# Repeating decimal as approximation

Alignments to Content Standards: 7.NS.A.2.d

1. Use long division to find the repeating decimal that represents $\frac{29}{13}$
2. Take the number obtained by including only the first two digits after the decimal point, and multiply that by $13$.
3. Take the number obtained by including only the first four digits after the decimal point, and multiply that by $13$.
4. Take the number obtained by including only the first six digits after the decimal point, and multiply that by $13$.
5. What do you notice about the product of $13$ and decimal approximations of $\frac{29}{13}$ as more and more digits are included after the decimal point?
6. How does what you observed in Part (e) help make sense of what it means for $\frac{29}{13}$ to be equal to the repeating decimal expression you found in the Part (a)?

## IM Commentary

The purpose of the task is to have students reflect on the meaning of repeating decimal representation through approximation. A formal explanation requires the idea of a limit to be made precise, but 7th graders can start to wrestle with the ideas and get a sense of what we mean by an "infinite decimal." Students can make observations which reinforce the topic at hand as well as lay groundwork for later developments.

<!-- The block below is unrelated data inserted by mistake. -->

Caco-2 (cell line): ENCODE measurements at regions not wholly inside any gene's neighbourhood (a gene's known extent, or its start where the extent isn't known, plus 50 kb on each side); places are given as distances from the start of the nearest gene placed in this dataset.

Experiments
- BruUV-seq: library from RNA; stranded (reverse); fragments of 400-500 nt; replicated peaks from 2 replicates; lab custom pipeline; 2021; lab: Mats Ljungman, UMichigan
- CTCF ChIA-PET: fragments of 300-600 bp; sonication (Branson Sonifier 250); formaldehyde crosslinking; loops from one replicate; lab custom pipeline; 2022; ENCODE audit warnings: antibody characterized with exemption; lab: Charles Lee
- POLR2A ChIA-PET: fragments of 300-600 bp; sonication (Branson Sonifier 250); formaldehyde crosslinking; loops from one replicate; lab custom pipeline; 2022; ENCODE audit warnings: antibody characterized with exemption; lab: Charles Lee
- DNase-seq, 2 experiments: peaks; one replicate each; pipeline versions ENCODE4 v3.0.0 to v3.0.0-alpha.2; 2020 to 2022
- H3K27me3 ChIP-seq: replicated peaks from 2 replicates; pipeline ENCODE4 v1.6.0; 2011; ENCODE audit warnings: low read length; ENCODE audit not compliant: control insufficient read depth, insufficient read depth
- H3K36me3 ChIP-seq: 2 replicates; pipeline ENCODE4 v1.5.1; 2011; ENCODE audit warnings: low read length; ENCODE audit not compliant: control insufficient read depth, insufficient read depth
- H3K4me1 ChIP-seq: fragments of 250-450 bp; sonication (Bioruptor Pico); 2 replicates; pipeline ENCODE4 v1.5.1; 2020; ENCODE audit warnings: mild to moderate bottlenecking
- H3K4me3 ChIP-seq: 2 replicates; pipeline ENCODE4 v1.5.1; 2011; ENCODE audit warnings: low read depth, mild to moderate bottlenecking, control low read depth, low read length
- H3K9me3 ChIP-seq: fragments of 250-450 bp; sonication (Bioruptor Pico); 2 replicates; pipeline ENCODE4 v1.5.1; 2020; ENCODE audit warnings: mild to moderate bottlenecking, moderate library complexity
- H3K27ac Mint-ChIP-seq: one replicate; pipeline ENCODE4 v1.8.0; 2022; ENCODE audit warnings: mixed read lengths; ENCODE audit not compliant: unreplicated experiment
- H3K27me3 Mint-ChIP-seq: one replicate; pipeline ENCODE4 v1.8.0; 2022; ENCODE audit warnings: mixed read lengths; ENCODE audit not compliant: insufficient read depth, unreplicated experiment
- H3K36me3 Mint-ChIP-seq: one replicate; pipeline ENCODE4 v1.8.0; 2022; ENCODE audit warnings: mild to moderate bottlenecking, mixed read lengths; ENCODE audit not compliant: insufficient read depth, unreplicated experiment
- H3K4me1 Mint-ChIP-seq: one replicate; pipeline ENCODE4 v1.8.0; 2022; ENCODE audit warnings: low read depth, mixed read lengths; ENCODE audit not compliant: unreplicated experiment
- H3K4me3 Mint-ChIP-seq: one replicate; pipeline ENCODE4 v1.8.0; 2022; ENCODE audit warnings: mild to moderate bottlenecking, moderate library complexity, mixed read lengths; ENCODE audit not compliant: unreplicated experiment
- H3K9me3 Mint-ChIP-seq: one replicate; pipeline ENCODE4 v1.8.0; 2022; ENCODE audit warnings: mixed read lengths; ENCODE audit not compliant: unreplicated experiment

This task allows students to engage in standard for mathematical practice 8, Look for and express regularity in repeated reasoning. Students are not asked explicitly to compare what they find in the second and third parts with 29, since by this grade they should make note of that on their own.

While the first part asks for application of long division (by hand), the multiplications could be done by calculator, at the teacher's discretion. The trade-offs in this choice are between further development of number fluency and opportunity for reflection if these calculations are done by hand versus greater likelihood of accuracy and answers provided more quickly (which can help observing the trend) if done by calculator.

## Solution

1. The answer, after performing long division, is $2.\overline{230769}$.
2. $2.23 \times 13 = 28.99$
3. $2.2307 \times 13 = 28.9991$
4. $2.230769 \times 13 = 28.999997$
5. As we include more of the decimal expansion, we see a decimal which is less than $29$ whose difference with $29$ becomes smaller and smaller. In the product, we see that the number of 9's following the decimal is roughly the number of digits after the decimal point included in the approximation of $\frac{29}{13}$.
6. Because $\frac{29}{13} \times 13 = 29$, we should expect that when we multiply numbers that are close to $\frac{29}{13}$ by $13$, the result should be to be close to $29$. In the product, we see that the number of 9's following the decimal is roughly the number of digits after the decimal point included in the approximation of $\frac{29}{13}$. Thus, it seems likely that if we used "all" the digits in the infinite decimal expansion, the product would be exactly equal. In other words, $2.\overline{230769}$ should be equal to $\frac{29}{13}$ because when you multiply it by $13$ you get $29$. What we see here is that if we take approximations to $\frac{29}{13}$ given by more and more of its repeated decimal expansion and multiply them by $13$, we get better and better approximations to $29$.